Lindsey: Right. So there’s a lot that goes into that. And then when I was talking to a bunch of security people at the Electronic Frontier Foundation, as well, they were mentioning that there really needs to be regulation for all this. And there, there is one law that exists in Illinois, where it basically regulates the collection of biometric data without consent. But they think that there needs to be more. And in particular, regulation that impacts law enforcement, as opposed to just businesses which that law did. So I know, there’s also been a new bill that was introduced in March, it was, what was it called, the Commercial Facial Recognition Privacy Act, that would have like more widespread implications for businesses in terms of how what kind of notification and consent they would need when they use facial recognition. So I think that’s kind of a step in the right direction, but something to be looking out for.
Tom: Yeah, facial recognition has been a creepy topic for a long time. But you know, as these GPUs get better, and these computers get better, and the efficiency of the compute behind them get better. It just becomes even creepier. I don’t even think the tin foil hats will help protect you.
Lindsey: So Tom, you also had an interesting story this week. I think it was about passwords being – I think it was 2 million passwords were – being exposed.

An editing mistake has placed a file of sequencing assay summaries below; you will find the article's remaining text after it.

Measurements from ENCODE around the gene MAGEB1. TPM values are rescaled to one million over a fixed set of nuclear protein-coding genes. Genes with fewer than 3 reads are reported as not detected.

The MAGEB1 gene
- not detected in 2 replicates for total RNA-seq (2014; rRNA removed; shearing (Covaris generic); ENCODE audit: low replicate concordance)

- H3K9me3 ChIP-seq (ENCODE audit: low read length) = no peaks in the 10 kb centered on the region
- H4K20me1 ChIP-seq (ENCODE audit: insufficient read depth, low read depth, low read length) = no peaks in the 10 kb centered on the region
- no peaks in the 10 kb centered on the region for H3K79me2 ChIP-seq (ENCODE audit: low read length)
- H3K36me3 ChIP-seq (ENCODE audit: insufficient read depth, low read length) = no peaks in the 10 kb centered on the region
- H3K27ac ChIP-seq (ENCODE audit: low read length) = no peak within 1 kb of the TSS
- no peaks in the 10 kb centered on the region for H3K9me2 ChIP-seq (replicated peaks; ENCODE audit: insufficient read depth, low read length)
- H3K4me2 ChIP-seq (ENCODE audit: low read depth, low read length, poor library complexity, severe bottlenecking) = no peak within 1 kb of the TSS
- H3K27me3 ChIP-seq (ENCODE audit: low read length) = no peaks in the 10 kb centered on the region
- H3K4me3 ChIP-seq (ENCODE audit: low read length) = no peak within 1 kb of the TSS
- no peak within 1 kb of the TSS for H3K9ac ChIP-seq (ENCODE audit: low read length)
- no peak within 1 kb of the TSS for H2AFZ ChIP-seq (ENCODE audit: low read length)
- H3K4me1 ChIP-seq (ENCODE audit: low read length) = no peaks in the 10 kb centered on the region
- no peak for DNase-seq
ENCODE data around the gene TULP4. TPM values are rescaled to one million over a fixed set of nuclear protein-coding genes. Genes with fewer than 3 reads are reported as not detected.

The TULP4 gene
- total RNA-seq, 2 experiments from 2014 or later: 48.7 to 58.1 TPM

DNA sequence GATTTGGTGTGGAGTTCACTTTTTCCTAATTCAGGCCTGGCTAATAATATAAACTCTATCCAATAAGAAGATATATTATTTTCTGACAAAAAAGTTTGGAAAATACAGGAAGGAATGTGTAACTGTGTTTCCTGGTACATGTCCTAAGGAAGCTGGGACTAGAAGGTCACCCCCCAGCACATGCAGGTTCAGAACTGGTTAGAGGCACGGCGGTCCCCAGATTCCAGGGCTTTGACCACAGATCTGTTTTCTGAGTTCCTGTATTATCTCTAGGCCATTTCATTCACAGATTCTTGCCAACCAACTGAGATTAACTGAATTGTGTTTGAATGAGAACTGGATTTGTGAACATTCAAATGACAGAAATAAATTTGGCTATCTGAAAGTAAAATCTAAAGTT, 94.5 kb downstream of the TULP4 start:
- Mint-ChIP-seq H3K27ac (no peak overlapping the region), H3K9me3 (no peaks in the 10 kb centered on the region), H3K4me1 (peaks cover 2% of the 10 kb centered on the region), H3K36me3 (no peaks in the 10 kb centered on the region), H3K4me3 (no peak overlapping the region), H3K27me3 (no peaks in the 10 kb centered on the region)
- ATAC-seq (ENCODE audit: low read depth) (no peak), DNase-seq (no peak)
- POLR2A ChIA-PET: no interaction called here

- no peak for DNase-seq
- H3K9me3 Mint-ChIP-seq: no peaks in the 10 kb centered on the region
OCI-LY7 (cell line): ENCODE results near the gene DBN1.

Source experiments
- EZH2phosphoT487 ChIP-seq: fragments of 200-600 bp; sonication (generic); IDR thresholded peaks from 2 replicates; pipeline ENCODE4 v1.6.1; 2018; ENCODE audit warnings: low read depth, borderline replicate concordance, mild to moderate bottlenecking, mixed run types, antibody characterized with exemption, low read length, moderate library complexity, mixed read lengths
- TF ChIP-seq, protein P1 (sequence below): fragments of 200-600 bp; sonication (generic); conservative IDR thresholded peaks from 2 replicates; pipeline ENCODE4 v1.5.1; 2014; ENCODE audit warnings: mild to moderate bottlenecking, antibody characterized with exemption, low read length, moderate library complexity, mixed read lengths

Tom: Yeah. So I mean, we hear about these breach stories all the time. And I mean, there’s probably like, since we’ve been talking, there’s probably been like three breaches, or should I say leaky servers and insecure data on the internet. And one of the things that I think is kind of interesting about the story is that the leaky data, it was tied to a China-based app manufacturer, called Wi Fi Finder. And researchers at GDI Foundation, found 2 million hotspots and passwords for those hotspots on the servers of this app, this Android app called WiFi Finder. And essentially, it’s pretty straightforward. The app itself is an Android-based app, you can get it on Google Play. And it’s one of many of apps that do the same thing. And that is essentially crowdsource on Wi-Fi hotspot data, and also pairing that information with passwords. So the idea is if your dataset is big enough, and you’re wandering around with this app on your phone, you can find a hotspot, and you can authenticate to that hotspot, and you don’t have to ask anybody for a Wi-Fi password. Now, the data that was found on the servers was pretty extensive in the sense that it wasn’t just commercial businesses. So you know, you go to Starbucks, you go to your local gym, or you go to, you know, a bookstore or something like that, you know, you have these public Wi Fi hotspots with a password that you may have to ask for, you may have to look for. And what was happening was that people were crowdsourcing private companies that were not, generally publicly accessible. And for some odd reason, and this really wasn’t explained very well in the reporting, of the research, was that there was a massive, massive amount of Wi-Fi hotspots that were owned by home users like consumers. And so you would you basically had a lot of a lot of password information and a lot of hotspots by consumers in their homes. And the concern there is, is that in a commercial setting, or even in a sort of a public business, publicly accessible hotspot, there are protections put in place to prevent people from messing with the router configurations and accessing some of the some of the settings within the router. But as if you have access to a home router, those security measures are not in place. And there was no documented cases of hacking, but the concern was there regarding that type of information being available to anybody that had access to this leaky server.